When I first heard that South Dakota Representative Mark Mickelson was going to bring a bill to the legislature to end collective bargaining at SD public universities, I was struck by two statements in the Sioux Falls Argus Leader article.
It says, “He said professors weren't willing enough to teach courses on weekends or weeknights due to terms of their contracts, prompting his frustration.” Were the faculty unwilling to teach on weekends or weeknights or did they tell him that he couldn’t force them to teach on weeknights and weekends? I view those as two different situations. I also noticed that it said they “weren’t willing enough,” which, to me, means that it wasn’t their first choice. As a faculty member, it certainly wouldn’t be my first choice either. However, I can tell Mr. Mickelson that there are LOTS of faculty who WORK on weeknights and weekends already, even if they aren’t teaching classes at those times.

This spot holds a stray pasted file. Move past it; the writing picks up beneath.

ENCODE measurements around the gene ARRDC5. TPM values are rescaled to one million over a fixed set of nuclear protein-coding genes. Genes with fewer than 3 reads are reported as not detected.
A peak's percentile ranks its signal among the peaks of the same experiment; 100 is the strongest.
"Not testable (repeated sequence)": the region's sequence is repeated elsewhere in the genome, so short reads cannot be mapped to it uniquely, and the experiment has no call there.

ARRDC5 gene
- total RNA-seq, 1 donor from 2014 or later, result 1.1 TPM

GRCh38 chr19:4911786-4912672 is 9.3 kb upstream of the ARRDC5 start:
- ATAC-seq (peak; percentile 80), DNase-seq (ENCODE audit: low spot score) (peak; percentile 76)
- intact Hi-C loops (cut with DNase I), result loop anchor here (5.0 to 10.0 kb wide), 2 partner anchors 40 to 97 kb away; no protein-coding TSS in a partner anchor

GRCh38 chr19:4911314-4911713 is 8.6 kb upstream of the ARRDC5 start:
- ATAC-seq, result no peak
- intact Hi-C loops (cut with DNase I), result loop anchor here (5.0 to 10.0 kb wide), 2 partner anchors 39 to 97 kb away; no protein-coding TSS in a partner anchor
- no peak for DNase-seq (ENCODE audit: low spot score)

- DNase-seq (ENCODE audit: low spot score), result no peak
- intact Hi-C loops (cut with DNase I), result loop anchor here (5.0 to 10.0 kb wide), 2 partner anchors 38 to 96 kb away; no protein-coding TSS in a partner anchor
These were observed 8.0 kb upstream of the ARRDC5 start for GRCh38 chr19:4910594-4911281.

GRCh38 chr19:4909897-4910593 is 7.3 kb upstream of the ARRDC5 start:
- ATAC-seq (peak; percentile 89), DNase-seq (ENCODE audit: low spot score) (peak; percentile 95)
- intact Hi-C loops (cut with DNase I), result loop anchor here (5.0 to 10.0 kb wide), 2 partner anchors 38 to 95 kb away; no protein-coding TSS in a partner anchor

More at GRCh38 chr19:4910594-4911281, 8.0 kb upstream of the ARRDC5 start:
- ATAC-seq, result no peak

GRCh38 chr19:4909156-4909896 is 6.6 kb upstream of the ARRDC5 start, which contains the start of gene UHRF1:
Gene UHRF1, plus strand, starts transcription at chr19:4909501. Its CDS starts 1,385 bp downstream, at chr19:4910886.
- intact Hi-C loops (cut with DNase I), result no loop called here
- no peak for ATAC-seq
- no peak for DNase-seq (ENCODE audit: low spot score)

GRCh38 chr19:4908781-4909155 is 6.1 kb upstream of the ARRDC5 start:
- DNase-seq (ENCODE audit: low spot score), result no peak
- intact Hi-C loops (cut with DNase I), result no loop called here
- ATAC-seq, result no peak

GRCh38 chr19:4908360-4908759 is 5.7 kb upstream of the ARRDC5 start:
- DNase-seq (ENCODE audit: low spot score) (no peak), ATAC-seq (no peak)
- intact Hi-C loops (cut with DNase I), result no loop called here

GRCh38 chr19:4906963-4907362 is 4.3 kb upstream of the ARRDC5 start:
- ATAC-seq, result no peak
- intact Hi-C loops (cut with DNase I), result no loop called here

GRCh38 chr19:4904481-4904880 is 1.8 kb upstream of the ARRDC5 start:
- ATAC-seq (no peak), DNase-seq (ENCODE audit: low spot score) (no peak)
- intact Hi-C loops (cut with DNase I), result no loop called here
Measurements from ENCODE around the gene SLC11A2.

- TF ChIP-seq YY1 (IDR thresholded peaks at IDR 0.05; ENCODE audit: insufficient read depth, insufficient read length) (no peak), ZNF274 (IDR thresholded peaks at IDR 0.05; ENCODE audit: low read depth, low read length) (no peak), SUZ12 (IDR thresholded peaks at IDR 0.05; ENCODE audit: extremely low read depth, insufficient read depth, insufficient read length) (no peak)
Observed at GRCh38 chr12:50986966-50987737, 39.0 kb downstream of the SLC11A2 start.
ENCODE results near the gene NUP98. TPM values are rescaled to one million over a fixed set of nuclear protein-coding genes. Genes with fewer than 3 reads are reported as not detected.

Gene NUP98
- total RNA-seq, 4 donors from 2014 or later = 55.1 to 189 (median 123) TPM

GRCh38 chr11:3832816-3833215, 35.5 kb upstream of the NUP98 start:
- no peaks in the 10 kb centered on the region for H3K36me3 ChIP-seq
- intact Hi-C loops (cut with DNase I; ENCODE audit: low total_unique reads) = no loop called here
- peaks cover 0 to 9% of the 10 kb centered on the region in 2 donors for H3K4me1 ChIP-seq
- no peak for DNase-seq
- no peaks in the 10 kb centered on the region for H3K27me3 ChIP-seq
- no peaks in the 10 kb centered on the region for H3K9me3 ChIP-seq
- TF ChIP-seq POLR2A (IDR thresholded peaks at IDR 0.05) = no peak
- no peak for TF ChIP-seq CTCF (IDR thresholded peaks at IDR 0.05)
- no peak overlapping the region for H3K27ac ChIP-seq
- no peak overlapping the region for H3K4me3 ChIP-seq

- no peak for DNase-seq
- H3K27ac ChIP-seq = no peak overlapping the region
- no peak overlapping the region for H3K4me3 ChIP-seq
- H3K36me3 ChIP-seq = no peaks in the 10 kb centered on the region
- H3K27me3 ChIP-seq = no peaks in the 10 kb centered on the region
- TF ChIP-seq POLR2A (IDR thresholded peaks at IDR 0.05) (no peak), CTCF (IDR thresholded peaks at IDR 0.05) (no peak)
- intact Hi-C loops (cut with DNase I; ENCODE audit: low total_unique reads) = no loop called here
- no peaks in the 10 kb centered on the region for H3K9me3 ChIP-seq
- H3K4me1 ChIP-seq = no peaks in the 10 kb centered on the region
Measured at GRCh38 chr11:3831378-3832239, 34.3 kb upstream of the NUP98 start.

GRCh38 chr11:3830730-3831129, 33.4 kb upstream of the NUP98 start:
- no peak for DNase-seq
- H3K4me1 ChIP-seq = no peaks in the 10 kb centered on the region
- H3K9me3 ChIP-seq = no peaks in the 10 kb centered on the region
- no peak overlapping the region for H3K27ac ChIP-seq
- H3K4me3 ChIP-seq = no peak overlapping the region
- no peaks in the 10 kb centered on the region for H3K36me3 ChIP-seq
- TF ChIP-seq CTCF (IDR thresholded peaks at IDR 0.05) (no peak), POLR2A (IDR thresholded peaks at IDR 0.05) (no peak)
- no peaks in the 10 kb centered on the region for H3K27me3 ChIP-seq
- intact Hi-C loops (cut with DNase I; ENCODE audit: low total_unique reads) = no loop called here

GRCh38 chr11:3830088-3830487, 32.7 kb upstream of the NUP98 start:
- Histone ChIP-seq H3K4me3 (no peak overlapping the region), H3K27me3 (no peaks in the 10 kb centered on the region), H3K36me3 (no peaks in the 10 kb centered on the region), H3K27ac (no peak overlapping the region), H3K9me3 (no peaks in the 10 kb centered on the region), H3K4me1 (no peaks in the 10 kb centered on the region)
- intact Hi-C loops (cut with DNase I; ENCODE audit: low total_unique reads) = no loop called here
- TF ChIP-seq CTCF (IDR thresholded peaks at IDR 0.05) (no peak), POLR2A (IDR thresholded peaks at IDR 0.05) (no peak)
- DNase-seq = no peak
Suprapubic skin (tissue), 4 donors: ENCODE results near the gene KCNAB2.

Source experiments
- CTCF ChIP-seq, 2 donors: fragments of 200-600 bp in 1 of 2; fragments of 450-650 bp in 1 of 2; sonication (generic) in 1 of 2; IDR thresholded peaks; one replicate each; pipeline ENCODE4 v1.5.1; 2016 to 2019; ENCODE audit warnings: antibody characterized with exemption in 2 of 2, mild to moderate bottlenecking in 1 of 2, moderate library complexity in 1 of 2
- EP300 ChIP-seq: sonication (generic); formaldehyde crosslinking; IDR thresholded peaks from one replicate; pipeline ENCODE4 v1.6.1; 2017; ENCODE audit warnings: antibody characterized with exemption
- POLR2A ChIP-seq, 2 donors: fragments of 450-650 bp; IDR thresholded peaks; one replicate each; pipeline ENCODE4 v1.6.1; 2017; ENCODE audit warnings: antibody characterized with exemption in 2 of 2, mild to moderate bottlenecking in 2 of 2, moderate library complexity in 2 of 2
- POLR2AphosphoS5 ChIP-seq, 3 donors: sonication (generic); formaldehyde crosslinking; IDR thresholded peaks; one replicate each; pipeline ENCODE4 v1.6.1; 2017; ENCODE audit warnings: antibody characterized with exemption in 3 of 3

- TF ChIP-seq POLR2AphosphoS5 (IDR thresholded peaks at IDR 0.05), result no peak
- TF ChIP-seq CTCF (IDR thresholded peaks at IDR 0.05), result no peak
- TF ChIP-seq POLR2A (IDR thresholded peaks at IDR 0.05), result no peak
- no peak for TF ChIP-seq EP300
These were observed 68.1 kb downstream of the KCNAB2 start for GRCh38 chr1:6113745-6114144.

The other statement in the article that bothered me was “Something needs to change, these people need to be shaken up a little bit," Mickelson said. What have “these people” (faculty) done that needs shaking up? Is it because we don’t really want to teach on weeknights or weekends?
Neither of the reasons expressed by Mickelson in the article are legitimate concerns to end collective bargaining. We have a hard enough time recruiting faculty to South Dakota, we don’t need a lack of collective bargaining to be another barrier to faculty recruitment and retention.
When I heard that Governor Dennis Daugaard was supportive of Mickelson’s bill, I was not completely surprised. What did surprise me was the following statement in the Associated Press article, “Daugaard, a Republican, says he worries that unionization in some cases has made it difficult for administrators to retain certain employees and discipline others who need it.” How would unionization make it difficult to retain employees? Did Daugaard misspeak and mean to say that it has “made it difficult to fire certain employees”?